Women's Career reLaunch Resources for STEM & Related Fields
If you need to reLaunch your career due to a gap in your work history or are simply having a hard time breaking into a STEM related field, this guide is for you.
We scoured the internet and put together a collection of the best resources for Women looking to (re)Lauch their careers and put them all in a nicely packaged Airtable database.
To make it easy for you, we also compiled a list of the things we saw consistently through each of these sites and outlined them in this article so you don't have to dive into each site.
So let's get to it!
Women's Career Relaunch Resources
Here’s the Women’s Career Relaunch Database we mentioned.
It’s a filterable database that includes the best career relaunch resources available today.
Type: STEM, general, Mom specific, disABLEd, etc
Links: website, job boards, socials, etc
What they provide: relaunch, networking, job boards, courses, etc
All of these resources have information on getting back into your field, so dive into a site if one catches your eye!
If nothing stands out, or you don’t want to have to do more research, we compiled a list of info that kept reappearing and turned it into this blog post.
First Things First: Assess Your Skills
Each resource made it pretty clear that the first thing you’ll want to do is assess where you stand in relation to your competition and any potential industry advancements. So ask yourself:
- Which of my skills are relevant to the industry?
- Have there been advancements in your specialty?
- Do I want to be in the same industry?
We recommend writing down your answers to these questions before moving on. This will make sure you are completely honest in your responses, and aren’t catering to what you start seeing online. For example:
*images from scan2cad.com
What we’re getting at there is that you may be surprised at the advancements that have taken place in the last decade and by comparing where you are now to where you should be, you’ll know exactly what you need to focus on.
Here are some ways to determine which of your skills could use a bit of an update.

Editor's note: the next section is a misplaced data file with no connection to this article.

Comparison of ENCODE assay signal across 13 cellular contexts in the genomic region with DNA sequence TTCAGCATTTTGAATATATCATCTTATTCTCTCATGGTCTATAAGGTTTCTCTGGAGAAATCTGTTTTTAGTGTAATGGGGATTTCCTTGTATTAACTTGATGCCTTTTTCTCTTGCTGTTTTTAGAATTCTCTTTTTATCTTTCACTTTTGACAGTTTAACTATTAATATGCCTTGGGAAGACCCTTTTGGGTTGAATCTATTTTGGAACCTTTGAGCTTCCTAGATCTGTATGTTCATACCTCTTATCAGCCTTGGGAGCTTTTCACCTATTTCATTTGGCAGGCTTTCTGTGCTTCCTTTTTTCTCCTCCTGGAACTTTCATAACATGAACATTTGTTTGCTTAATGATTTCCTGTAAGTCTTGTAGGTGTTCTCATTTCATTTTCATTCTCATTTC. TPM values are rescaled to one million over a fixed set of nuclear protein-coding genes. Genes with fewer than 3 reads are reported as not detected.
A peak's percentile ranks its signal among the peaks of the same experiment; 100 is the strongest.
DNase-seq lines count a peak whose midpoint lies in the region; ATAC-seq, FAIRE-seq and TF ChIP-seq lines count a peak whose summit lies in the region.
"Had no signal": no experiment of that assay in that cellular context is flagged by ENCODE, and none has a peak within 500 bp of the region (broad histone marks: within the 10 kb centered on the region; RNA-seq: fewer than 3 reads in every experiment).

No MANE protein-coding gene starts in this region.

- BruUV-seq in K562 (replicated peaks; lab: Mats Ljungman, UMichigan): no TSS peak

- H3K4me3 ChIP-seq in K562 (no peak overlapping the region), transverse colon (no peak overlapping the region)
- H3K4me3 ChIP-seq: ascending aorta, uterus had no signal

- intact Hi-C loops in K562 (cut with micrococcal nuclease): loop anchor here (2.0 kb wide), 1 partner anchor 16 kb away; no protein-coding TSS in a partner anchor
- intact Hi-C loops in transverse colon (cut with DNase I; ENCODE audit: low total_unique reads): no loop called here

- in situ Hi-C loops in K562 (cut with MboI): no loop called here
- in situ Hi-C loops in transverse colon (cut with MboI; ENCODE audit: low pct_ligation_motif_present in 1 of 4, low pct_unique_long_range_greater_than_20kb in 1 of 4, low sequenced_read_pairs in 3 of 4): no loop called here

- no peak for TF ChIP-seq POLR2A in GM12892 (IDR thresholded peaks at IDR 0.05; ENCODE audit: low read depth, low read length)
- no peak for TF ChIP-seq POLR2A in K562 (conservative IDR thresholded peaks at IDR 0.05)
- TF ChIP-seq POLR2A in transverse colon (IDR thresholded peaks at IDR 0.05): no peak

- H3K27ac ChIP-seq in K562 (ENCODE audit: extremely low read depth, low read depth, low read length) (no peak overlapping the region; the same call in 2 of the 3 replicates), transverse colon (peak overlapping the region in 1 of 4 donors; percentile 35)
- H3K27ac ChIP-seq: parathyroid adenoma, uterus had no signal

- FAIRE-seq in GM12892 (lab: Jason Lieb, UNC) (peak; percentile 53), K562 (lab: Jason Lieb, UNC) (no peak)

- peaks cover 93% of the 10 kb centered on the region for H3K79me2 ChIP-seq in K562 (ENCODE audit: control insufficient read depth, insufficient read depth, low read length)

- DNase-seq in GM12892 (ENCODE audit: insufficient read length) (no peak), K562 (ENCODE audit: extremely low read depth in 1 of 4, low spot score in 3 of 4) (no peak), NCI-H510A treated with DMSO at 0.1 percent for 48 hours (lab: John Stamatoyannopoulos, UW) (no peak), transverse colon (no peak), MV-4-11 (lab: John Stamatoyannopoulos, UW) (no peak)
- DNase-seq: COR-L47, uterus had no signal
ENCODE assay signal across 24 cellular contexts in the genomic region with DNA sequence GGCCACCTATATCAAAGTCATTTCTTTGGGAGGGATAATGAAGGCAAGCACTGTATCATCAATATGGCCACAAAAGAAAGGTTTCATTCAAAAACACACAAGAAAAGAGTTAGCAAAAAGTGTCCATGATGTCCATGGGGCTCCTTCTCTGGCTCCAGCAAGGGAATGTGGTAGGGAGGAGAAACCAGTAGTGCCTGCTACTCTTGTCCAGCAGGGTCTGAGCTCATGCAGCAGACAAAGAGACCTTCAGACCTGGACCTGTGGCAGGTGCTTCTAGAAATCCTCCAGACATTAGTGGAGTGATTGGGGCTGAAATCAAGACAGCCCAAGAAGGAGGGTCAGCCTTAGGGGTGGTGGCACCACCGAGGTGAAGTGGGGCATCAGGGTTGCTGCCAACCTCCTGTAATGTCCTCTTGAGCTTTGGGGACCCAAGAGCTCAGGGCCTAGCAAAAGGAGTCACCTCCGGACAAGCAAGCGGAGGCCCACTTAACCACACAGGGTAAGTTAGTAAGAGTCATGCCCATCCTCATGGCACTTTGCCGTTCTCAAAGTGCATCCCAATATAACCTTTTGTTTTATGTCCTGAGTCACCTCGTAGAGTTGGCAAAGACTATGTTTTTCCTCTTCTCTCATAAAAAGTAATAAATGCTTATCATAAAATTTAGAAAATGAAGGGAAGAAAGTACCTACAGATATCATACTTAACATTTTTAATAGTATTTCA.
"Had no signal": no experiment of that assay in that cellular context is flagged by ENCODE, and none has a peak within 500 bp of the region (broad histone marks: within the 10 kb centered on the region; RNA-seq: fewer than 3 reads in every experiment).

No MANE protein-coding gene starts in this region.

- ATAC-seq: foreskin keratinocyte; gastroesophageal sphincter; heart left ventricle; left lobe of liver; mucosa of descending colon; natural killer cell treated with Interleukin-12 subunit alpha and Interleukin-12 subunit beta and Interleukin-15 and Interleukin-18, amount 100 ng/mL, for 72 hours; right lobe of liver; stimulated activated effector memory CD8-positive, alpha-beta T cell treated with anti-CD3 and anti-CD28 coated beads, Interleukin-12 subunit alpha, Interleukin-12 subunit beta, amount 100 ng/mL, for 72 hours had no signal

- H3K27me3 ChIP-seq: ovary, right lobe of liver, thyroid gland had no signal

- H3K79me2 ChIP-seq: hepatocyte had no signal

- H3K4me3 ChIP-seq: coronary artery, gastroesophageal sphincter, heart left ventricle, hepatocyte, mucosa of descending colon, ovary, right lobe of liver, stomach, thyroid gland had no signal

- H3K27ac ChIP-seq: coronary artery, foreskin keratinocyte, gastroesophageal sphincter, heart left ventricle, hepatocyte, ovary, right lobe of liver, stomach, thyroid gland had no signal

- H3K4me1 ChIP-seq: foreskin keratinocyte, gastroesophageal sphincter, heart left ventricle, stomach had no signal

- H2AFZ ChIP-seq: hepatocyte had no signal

Are your skills still relevant?
The STEM fields are continuously evolving, so it's important to keep up with the latest technologies, tools, and trends. Here’s how you can do that.
Check the job boards
What are employers looking for nowadays? How do they describe their expectations of potential applicants? Make a list of the most frequently mentioned skills and compare them with the list you put together earlier.
Are they all mentioning proficiency in something new like AutoCADs parametric modeling? If so, it’s time to brush up on some skills or catch up with the times, we’ll get into that shortly.
Go to a conference
A conference not only provides excellent networking opportunities but also offers essential insights into the industry.
Which topics are on the agenda? Who are the brands sponsoring the event? What kind of language are the participants using? What’s the overall feeling you get at the conference, are these people you want to surround yourself with for ~40 hours a week?
Use social networks
Engage with other active computer engineers through platforms like Reddit, Facebook, or other platforms of your choice. Take the opportunity to explore the topics and programs they are discussing, seeking valuable feedback and tips from the community.
You’ll also want to take advantage of professional sites like LinkedIn. Here’s how you can optimize your LinkedIn profile so STEM recruiters can easily find you.
Whether you prefer an anonymous check-up by checking job boards or enjoy networking at conferences or online - all these methods will help you assess the relevance (or non-relevance) of your skills.
Updating your skill sets
A major plus that has come with everything going online is the number of available resources you have at your disposal. Tons of which are completely free!
- Hubspot certifications: HubSpot offers a selection of certifications that cover different aspects of Web Design, Service, Marketing and more. While they aren’t officially accredited, they are excellent resume/LinkedIn additions.
While LinkedIn Learning, Hubspot, Udemy, and many other resources can help you get back on a competitive standing with other applicants, unfortunately they don’t quite carry the same weight as a diploma. Not only that, they can’t provide you with the networking opportunities you’ll find at a school that can be key for “getting your foot in the door”.
That being said, not all schools are created equal. A regionally accredited school (like the University of Utah) offers the perks you think of (in-person networking, transferable credits and widely accepted diploma legitimacy), whereas a nationally accredited school could be only slightly more accepted than a Hubspot certification and a connection you made on a social network.
Ask yourself, what is the objective you hope to achieve when returning to school? Can it be achieved through a combination of other resources? Is it worth your time/money? If not, it’s time to look into some Reentry alternatives.
There are some mixed feelings when it comes to reentry programs.
Some see it as a pretty corporate thing (which if you’re in a STEM field, this isn’t uncommon). Some see it as an excuse to pay women less during an extended internship during which you are doing professional work. But isn’t that what an internship is anyway?